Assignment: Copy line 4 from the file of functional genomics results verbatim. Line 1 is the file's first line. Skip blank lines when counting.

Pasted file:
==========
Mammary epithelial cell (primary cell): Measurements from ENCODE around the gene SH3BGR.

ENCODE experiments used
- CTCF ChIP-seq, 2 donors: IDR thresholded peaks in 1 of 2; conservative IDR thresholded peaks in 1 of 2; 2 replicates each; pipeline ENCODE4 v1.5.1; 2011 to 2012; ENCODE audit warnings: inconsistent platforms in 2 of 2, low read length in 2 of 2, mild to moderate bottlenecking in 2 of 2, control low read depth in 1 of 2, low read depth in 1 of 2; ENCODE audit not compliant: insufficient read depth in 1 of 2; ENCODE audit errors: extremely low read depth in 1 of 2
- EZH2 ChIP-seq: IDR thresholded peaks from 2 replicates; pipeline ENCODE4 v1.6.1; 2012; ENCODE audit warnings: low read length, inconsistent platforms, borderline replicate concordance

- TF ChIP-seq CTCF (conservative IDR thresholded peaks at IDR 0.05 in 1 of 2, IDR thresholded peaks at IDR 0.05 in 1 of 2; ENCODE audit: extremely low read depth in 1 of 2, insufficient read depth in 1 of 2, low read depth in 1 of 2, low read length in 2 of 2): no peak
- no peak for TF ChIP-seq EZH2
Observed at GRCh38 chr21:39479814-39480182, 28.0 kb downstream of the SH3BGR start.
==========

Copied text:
- EZH2 ChIP-seq: IDR thresholded peaks from 2 replicates; pipeline ENCODE4 v1.6.1; 2012; ENCODE audit warnings: low read length, inconsistent platforms, borderline replicate concordance